They knew of David’s suicide bid, or what was, in effect, a cry for help, and they knew his profession, and they knew where he lived. Gavin and Harvey had decided to ask David for advice on opening a bank account. They had found him in the pub, where they asked if they could go to his house the following day to discuss it. David was only too pleased to help them out, and looked forward to meeting them. 

     The following night, at seven, it was only Harvey who turned up at his house.
“Your friend not with you?” asked David, looking past him to see if he was coming.
“He’ll be along in about ten minutes. He had to post something in a house a few roads away” said Harvey. David nodded, understanding.
“Come in, come in,” he said, standing aside to allow Harvey to enter. The house was nothing special. It was a two up, two down affair, sandwiched amongst other identical houses. There was no gate, or path. The only thing in front of the door was a step. It suited David. He didn’t need, or want much. Inside it was sparse, pretty much the same as it was when he moved in 22 years ago. If the previous occupants ever came back, they wouldn’t notice many changes. The wallpaper and carpet were the same, as was the furniture, including the bed, and kitchen appliances, except the fridge. He’d been forced to buy a new one when the other one simply gave up.

     For Gavin and Harvey’s plan to work, they were counting on the generosity and goodwill of David while they waited. The one thing that a host does before the guest even sits down is offer them a drink, and it was exactly what David did, getting him a coke. For a few moments, there were moments of uneasy silence, punctuated by Harvey’s loud slurps of his drink. He exaggeratedly looked at his watch.
“He should be here in a minute,” he said.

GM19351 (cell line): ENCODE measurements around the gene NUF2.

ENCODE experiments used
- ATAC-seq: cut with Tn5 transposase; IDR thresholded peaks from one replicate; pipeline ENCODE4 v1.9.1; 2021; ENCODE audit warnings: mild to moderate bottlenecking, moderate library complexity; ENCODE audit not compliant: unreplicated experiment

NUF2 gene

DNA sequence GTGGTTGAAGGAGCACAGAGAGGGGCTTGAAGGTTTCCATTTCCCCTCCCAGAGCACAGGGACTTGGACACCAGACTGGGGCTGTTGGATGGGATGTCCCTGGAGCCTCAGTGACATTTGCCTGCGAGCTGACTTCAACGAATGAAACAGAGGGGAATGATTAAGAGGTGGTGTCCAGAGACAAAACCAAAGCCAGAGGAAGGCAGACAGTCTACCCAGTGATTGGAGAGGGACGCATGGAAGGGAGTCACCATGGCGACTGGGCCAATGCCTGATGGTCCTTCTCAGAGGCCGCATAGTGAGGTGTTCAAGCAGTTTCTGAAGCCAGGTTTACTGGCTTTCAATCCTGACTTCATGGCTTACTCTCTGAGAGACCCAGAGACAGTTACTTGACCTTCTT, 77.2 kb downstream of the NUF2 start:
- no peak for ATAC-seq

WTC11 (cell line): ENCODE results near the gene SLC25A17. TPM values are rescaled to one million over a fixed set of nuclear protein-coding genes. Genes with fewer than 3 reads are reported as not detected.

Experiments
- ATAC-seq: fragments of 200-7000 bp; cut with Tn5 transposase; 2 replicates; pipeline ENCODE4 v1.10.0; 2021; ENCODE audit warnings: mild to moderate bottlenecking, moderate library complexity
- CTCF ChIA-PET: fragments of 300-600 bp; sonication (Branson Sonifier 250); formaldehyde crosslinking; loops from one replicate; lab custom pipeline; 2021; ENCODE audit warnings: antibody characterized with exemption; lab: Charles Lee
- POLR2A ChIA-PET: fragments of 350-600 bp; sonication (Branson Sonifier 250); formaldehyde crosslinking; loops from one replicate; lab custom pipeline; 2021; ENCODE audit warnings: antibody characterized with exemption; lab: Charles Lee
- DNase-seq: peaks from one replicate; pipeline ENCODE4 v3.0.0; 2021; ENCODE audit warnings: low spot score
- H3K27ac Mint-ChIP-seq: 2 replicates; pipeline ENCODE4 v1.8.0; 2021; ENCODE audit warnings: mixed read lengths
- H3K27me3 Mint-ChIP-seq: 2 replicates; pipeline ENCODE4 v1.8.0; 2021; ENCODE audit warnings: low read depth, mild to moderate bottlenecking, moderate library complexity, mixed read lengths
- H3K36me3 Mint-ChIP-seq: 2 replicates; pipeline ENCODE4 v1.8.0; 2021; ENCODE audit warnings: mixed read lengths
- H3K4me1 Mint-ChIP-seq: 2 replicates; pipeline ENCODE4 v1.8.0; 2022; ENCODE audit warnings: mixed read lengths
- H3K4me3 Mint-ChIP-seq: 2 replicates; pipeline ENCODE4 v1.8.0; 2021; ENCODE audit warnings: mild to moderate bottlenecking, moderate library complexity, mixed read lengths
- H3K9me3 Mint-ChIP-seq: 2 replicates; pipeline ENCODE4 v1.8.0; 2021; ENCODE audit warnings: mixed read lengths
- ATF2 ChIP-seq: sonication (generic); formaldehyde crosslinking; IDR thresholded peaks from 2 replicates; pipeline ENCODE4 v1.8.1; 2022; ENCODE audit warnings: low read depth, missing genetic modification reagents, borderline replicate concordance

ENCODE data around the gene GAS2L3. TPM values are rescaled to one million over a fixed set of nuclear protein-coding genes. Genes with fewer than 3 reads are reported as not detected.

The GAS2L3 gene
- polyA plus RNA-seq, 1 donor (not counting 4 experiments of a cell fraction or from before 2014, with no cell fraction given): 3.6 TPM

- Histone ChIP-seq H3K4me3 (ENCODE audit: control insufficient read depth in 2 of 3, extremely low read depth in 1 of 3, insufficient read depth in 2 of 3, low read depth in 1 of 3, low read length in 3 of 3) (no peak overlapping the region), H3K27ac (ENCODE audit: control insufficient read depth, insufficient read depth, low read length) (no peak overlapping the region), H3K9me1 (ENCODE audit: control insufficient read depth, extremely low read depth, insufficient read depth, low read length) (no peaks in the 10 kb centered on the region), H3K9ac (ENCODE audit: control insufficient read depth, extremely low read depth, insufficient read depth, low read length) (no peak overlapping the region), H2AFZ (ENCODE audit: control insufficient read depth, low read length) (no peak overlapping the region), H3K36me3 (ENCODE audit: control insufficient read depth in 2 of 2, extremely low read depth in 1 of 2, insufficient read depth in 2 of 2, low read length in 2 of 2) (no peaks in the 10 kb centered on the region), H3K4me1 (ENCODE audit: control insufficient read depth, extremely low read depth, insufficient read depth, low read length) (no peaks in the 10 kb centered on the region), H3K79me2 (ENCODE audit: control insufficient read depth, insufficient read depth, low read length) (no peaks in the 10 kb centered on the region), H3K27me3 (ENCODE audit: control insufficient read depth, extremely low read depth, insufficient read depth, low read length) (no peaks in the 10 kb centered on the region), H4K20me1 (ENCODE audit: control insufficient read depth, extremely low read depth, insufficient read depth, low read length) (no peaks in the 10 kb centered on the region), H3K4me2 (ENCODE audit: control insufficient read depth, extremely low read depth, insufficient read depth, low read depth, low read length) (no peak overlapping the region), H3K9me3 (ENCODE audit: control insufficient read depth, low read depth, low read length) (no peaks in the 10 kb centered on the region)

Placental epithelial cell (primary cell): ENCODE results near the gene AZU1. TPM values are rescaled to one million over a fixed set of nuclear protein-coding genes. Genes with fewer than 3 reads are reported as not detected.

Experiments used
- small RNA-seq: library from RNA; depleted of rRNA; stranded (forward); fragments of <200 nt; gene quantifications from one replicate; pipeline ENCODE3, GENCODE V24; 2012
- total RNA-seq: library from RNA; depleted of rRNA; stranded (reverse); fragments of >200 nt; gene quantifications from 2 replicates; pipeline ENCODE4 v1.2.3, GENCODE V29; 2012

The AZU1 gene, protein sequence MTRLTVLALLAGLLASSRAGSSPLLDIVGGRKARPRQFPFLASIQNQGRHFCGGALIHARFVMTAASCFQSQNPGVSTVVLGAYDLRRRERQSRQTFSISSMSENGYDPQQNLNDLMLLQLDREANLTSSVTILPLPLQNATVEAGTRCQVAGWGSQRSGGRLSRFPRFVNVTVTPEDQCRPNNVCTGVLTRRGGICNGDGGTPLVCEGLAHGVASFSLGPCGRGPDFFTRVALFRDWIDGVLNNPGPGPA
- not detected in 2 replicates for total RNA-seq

David was sat in his favourite armchair, feeling rather put out with Harvey’s friend not here, feeling at a loss for subjects to talk about. He watched as he took another sip, then began coughing, spraying coke over the carpet. He began to cough more violently as though he was choking and grabbed his throat. He fell to the floor, convulsing and retching. David stood up quickly, at a loss as to what to do. The doorbell rang and he raced out, opening the door. Gavin looked surprised.
“Gavin, call an ambulance, your friend’s having a fit” David said quickly. Gavin could hear Harvey coughing and spluttering, and ran inside, followed by David. When they found Harvey, he was no longer coughing. He was still, silent. Gavin pointed at him and looked at David. 
“You’ve poisoned him! You’ve poisoned him! You’re a murderer”. David shook his head.
“No, No, it was…,” Gavin ran to the front door, stopped and pointed at David. 
“Murderer! I’m calling the police. I’m calling the police. Maybe you should kill yourself before they arrive”. He then turned and ran out, not giving David a chance to respond, who walked into the front room where Harvey was still lying unmoving. He put his hands to his face and stared down through his fingers. Gavin’s voice resonated in his mind.
‘Murderer,’ It kept saying.